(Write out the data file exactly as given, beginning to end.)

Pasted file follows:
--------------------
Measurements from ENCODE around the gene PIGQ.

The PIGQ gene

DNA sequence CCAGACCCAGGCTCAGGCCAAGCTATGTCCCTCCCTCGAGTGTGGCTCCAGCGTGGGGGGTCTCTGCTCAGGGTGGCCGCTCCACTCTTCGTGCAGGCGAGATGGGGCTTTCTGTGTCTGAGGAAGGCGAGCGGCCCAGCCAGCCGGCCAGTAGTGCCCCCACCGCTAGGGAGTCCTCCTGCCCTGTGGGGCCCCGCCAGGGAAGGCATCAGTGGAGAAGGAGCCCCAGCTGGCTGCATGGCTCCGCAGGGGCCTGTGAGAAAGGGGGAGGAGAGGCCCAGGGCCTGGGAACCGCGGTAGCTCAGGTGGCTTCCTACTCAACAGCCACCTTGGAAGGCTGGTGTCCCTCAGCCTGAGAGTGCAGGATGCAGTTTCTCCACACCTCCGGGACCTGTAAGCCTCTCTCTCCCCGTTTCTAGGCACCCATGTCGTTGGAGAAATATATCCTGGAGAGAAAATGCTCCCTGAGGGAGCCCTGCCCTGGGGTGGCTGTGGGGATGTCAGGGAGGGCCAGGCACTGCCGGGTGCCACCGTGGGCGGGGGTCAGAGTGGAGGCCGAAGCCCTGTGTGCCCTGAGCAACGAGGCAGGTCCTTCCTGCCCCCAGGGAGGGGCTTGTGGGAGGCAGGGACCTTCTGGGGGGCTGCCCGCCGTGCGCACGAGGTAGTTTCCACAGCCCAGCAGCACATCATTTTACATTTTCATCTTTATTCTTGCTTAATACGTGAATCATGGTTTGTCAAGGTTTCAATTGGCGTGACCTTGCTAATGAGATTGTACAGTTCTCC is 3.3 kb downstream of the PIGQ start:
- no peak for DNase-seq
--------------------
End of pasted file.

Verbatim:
Measurements from ENCODE around the gene PIGQ.

The PIGQ gene

DNA sequence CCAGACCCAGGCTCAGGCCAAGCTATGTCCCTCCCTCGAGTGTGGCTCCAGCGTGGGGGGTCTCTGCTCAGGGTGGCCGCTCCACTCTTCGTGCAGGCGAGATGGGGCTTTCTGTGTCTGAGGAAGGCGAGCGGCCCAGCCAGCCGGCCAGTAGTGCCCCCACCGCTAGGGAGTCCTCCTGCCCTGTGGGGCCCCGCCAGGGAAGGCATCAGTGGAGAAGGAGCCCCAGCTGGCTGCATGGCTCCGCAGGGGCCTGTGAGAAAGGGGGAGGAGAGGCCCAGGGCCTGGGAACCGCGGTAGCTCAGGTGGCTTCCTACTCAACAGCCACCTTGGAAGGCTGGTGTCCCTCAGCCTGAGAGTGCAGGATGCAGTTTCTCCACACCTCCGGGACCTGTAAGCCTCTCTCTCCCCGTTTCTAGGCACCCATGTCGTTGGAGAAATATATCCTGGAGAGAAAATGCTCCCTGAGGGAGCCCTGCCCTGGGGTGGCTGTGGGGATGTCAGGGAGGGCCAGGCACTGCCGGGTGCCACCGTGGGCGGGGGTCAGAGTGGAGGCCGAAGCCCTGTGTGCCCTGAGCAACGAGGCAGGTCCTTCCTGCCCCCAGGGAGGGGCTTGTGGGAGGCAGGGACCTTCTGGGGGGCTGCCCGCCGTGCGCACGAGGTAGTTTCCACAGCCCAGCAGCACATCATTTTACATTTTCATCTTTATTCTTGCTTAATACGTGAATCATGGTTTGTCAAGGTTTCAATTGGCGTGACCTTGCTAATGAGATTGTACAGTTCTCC is 3.3 kb downstream of the PIGQ start:
- no peak for DNase-seq